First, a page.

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I have two API projects, one that's based on the .NET Framework 4.6.2 (an old API) and one that's based on .NET Core 2.0. The old API can disable self-signed certificate validation quite simply:

System.Net.ServicePointManager.ServerCertificateValidationCallback = delegate { return true; };

However this code does not work in .NET Core (even though it compiles fine), and it is causing me issues when the API tries to communicate (specifically when it tries to get the discovery document from the identity server, which is behind a reverse proxy which, in this environment, has a self-signed certificate that it uses for https). I've seen similar questions on StackOverflow but all the answers have to do with how the HttpClient is created. The issue for me is that I have no control over how the HttpClient is created (the token validation is middleware and I don't see any way to control how it's creating the HttpClient), so I'm wondering if there is a global way in .NET Core to skip self-signed certificate validation?

EDIT: my issue seems closely related to this issue, however I have taken the self-signed certificated and loaded it into the trusted root of both the container (where the api is running) and my local machine (where the container is running) and I still get the certificate validation errors.

2 Answers 2

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I should have looked more closely at the JwtBearerOptions, turns out I could set options.BackchannelHttpHandler, e.g.: options.BackchannelHttpHandler = new HttpClientHandler { ServerCertificateCustomValidationCallback = delegate { return true; } }; -- now it works as expected.

EDIT: although it is possible to skip certificate validation in .NET Core, I eventually abandoned this approach because it became too cumbersome to find all the components that had an HttpClient and to modify the HttpClient to skip cert validation. The approach I eventually went with was to create a CA using easy-rsa and then to generate certs signed by the CA. Then the only step is to import the CA cert into the containers and they'll trust the other certs. It may sound like a lot but the easy-rsa command interface is fairly straight-forward and it really doesn't end up being that much effort.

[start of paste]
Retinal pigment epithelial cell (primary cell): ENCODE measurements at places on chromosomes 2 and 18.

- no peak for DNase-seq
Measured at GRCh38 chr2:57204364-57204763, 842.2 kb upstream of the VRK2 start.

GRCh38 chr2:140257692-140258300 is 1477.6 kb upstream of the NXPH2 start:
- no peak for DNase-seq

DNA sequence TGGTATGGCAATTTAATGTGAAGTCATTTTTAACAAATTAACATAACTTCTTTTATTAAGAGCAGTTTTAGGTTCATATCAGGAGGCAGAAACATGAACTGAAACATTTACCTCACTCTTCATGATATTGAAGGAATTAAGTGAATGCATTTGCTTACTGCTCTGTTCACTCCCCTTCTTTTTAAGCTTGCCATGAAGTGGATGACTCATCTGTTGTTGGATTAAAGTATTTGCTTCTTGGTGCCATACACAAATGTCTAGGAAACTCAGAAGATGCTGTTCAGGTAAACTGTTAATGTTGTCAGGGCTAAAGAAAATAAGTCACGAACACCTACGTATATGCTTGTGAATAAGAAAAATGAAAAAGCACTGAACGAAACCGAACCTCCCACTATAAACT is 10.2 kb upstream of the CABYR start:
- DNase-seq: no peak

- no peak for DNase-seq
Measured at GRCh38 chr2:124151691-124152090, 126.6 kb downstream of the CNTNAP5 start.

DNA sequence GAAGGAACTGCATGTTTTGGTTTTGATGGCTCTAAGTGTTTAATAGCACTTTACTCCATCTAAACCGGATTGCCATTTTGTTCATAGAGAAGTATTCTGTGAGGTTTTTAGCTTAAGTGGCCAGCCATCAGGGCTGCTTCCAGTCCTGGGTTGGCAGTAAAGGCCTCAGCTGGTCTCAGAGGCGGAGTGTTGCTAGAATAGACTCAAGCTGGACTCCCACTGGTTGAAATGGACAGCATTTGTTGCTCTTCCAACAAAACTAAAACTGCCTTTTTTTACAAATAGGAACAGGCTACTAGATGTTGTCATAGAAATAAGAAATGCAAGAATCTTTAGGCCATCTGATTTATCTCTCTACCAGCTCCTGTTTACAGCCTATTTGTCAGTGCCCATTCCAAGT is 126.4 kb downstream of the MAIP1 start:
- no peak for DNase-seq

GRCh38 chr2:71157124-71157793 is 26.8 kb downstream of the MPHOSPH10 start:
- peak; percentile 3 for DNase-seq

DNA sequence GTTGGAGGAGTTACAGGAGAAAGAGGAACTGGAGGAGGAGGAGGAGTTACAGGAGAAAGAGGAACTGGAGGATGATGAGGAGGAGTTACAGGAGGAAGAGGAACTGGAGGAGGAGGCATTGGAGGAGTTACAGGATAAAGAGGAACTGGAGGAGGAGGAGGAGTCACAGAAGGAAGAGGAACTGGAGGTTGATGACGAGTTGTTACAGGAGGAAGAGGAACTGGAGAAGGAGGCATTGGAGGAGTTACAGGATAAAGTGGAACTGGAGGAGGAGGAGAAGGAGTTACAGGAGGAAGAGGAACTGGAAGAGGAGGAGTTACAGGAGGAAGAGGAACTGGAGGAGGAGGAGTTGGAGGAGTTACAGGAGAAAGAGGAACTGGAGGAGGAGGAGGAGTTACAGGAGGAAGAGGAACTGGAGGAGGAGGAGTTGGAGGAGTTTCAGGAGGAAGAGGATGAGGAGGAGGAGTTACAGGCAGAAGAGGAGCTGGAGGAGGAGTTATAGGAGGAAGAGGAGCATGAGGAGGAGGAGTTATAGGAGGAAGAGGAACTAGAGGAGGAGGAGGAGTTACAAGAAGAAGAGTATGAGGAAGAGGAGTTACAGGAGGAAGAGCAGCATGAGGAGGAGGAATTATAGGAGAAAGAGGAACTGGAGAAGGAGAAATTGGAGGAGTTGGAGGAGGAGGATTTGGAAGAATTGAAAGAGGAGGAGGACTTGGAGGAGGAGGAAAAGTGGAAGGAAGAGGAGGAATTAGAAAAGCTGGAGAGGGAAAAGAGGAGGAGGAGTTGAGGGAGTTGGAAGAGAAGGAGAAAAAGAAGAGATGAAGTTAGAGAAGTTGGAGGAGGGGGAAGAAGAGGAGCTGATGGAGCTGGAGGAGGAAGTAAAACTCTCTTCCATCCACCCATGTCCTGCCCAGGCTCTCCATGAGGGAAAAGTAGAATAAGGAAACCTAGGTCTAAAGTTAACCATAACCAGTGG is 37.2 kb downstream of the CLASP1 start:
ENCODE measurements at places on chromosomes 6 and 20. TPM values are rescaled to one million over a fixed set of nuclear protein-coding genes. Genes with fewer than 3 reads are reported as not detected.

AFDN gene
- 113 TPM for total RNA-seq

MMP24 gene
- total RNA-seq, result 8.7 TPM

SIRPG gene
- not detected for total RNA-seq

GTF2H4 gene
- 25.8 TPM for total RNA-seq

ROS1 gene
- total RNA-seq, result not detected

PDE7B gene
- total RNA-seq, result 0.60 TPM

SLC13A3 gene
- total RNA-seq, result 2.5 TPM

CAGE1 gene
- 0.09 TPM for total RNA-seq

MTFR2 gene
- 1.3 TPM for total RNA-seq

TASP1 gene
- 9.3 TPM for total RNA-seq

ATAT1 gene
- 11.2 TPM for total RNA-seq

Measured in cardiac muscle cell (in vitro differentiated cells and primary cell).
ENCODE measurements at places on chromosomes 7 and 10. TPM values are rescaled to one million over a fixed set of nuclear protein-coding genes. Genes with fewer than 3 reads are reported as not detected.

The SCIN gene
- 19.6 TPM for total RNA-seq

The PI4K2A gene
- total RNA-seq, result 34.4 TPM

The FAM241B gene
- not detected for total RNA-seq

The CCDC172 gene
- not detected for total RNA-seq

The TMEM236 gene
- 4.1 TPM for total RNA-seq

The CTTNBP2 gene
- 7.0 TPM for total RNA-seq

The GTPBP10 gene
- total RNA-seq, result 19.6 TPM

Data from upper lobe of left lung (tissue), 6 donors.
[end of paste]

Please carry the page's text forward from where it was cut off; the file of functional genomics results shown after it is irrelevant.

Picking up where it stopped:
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  • Thanks! Maybe add something more about JWTBearer to the title to make it more searchable? I was digging quite long to find this one while having exactly the same issues as you had Aug 1, 2019 at 4:27
  • 1
    Will do, thanks for the feedback. EDIT: looks like it already is ¯\_(ツ)_/¯
    – riqitang
    Aug 2, 2019 at 13:16
2

Thanks to @riqitang.

I had same issue when using IdentityServer and self-signed certificate in asp.net core 5. I got following exception frequently every where authorization was required:

System.InvalidOperationException: IDX20803: Unable to obtain configuration from: 'https://localhost:5443/.well-known/openid-configuration'.

finally adding following at ConfigureServices method, solves my issue.

  services.AddAuthentication(IdentityServerAuthenticationDefaults.AuthenticationScheme)
                .AddIdentityServerAuthentication(options =>
                {
                    ...
                    options.JwtBackChannelHandler = new HttpClientHandler
                    {
                        ServerCertificateCustomValidationCallback =
                              (message, certificate, chain, sslPolicyErrors) => true
                    };
                });

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